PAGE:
When I was little, my dad would bring me to this little town about an hour outside the city. He loved it there.
You could see it in his lingering smile; hear it in the way he talked about it; see it in the energy with which he wanted to show me everything.
There's this thing -- maybe you have this, too? -- where things made sense as a kid, then stopped making sense for a while, and then finally made sense again as an adult.
Like life is a subtle joke that you don't really get. You laugh at face value, then shut up, and eventually maybe you really do get it, or you're on the inside enough to have it explained to you.
Dad wasn't from that town. He didn't have brothers or sisters or aunts or 'second-cousin-twice-removed's living there.
I just thought he found an awesome place, and I believed it because he believed it, even though I didn't get the joke.
I thought maybe he accidentally came across it like a penny on the street, and for reasons I didn't understand it was a good place.
And like when I found money on the sidewalk, he kept it a secret from most people. We usually went there at night, and we never told Mom. He was always clear on that.
Things fell apart at home when Mom lost her job. The city started to dry up and she was desperate to move. My brother and I wouldn't have minded, and in fact we were really excited.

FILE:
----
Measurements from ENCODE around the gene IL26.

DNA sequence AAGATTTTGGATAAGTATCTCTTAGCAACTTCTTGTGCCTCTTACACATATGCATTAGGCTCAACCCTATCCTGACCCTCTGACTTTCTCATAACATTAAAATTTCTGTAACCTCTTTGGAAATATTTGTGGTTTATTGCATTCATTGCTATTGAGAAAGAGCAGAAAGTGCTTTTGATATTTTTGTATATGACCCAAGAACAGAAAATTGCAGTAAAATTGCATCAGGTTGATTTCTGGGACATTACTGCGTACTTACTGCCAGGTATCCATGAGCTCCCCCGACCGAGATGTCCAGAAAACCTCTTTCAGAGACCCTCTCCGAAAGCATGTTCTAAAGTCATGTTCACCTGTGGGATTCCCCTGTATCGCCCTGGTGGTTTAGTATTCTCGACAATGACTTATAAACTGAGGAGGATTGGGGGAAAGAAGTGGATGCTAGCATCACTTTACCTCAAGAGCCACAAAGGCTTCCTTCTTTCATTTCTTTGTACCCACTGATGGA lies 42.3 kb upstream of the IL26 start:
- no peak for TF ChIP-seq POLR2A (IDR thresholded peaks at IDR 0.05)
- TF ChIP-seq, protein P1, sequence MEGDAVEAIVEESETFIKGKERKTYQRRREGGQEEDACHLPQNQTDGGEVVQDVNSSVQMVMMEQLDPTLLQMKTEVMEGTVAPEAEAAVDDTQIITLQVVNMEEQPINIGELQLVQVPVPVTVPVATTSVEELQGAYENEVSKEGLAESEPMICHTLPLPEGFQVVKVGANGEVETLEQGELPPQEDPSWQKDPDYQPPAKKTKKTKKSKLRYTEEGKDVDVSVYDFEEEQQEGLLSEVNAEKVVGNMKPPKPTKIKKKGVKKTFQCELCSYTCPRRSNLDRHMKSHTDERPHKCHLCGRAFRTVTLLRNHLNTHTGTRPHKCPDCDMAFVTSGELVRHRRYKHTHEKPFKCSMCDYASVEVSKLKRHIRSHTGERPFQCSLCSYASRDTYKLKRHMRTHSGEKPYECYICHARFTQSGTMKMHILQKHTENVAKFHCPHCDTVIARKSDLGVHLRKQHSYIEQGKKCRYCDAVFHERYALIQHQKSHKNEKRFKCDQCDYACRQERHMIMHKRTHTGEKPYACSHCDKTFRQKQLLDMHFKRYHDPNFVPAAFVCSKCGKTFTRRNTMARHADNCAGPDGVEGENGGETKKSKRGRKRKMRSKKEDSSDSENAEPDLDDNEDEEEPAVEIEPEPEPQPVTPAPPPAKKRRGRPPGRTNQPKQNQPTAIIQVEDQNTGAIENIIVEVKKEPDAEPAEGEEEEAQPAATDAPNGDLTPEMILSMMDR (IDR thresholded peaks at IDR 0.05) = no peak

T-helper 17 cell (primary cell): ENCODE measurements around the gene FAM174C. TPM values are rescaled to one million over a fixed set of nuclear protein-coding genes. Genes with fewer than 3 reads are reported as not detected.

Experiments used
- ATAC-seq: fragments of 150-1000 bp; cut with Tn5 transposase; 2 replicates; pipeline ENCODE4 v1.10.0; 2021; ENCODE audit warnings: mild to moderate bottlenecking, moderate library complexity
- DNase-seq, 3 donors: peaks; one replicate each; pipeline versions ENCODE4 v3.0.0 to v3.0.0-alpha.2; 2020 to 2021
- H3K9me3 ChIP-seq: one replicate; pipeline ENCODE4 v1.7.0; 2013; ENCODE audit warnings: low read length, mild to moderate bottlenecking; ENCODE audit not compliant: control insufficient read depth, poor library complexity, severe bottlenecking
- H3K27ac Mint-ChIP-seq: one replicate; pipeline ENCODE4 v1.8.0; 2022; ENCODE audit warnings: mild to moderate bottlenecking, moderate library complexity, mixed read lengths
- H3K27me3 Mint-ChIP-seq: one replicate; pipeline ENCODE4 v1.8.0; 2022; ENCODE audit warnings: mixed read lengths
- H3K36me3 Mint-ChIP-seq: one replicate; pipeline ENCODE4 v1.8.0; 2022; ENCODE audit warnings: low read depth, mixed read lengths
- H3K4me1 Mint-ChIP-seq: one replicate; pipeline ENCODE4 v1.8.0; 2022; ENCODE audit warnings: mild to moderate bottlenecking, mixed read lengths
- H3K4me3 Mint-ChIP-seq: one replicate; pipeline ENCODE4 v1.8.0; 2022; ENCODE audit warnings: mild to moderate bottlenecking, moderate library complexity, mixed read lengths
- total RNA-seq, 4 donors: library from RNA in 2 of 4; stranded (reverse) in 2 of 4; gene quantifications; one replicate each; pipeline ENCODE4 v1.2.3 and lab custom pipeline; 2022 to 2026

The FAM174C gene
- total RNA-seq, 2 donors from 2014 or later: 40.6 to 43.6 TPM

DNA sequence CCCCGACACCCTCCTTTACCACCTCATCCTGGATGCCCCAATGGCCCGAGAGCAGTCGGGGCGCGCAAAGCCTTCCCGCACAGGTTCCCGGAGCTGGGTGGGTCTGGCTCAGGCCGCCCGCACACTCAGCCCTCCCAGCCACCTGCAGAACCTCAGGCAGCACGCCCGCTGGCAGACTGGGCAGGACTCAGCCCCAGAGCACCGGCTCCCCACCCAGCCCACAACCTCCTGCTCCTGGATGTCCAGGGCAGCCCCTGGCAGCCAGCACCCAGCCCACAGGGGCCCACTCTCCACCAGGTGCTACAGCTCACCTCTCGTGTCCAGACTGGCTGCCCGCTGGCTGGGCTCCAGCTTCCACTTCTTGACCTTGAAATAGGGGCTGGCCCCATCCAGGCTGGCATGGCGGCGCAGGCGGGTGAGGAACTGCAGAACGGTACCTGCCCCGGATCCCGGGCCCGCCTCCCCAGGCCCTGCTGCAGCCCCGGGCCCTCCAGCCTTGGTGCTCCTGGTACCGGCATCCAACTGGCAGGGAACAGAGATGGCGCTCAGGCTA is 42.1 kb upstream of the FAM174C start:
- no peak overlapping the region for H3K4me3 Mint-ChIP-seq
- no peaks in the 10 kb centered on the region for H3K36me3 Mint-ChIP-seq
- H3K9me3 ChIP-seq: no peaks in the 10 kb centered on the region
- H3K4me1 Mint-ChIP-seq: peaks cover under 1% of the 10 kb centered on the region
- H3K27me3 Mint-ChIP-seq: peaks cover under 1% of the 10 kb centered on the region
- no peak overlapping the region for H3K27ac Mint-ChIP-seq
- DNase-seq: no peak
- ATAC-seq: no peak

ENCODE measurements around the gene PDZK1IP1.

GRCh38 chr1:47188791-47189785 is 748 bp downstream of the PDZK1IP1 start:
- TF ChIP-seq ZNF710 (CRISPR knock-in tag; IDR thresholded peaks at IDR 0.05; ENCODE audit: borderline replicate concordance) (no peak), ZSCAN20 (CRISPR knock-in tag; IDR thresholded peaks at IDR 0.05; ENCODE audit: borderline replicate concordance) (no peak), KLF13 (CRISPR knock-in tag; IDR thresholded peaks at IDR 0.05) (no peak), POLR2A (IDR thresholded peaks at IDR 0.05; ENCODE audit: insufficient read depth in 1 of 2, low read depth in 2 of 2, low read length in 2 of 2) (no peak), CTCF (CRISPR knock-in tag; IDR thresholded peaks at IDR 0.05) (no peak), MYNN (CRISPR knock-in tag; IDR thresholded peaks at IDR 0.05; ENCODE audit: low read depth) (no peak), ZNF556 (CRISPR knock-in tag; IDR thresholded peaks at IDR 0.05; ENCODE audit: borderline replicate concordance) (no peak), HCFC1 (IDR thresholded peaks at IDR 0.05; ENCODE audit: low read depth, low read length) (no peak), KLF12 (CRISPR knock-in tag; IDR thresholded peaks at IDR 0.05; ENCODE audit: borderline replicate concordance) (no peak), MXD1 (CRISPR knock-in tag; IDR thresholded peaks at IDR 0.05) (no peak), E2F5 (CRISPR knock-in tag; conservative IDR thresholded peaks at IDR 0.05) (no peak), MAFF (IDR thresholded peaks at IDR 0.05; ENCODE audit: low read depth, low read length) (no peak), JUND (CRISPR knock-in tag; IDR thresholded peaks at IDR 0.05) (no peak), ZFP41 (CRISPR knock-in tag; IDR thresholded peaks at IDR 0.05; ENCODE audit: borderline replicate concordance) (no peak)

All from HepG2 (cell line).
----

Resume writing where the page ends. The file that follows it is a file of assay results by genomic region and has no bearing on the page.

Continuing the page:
This was a chance to move to Dad's special little town.
But Dad wasn't about to do that for some reason. "Things'll get better for you here," he told her. He picked up more hours and started traveling even more.
He was some kind of financial analyst that contracted for multiple companies, so he was usually on the road at least two weeks out of the month.
Later on he would leave for months at a time before coming back. We stopped waiting for him and we got used to him being gone.
It was clear that he'd be back when he was back, and it couldn't be rushed.
I left home as soon as I could. Got a job in another little city that was far enough away to feel like it was mine.
My brother went out to work on oil rigs until he lost most of his leg below the knee in an accident.
He got disability and a safer job and actually ended up buying our parents house so that Mom could move somewhere without stairs.
Dad worked right up until he died. He was 68, and had been gone for over a month before Mom finally got a call saying that he wasn't coming home at all.
She hardly said anything else when she called to tell me.
I drove home for a few days and stayed with my brother. Mom moved in too, just for the week. She was just so lonely.
The funeral was going to be in Dad's special town, and it didn't make any sense why until we got there; Mom didn't tell us anything. I have no idea how long she knew.
His other family was all women: a wife and three daughters. The oldest daughter was a little older than me. It felt like my heart was on fire when they lowered him into the ground.
I wasn't even sure who to be angry at. Some part of me wanted to hate them, though I had no reason to; they were complete strangers.
I still remember how he lit up when he talked about that town. How much he loved it. And now the joke makes sense again -- *really* made sense... only it isn't funny to me.
I get it now, and the punchline is that he loved them better than us.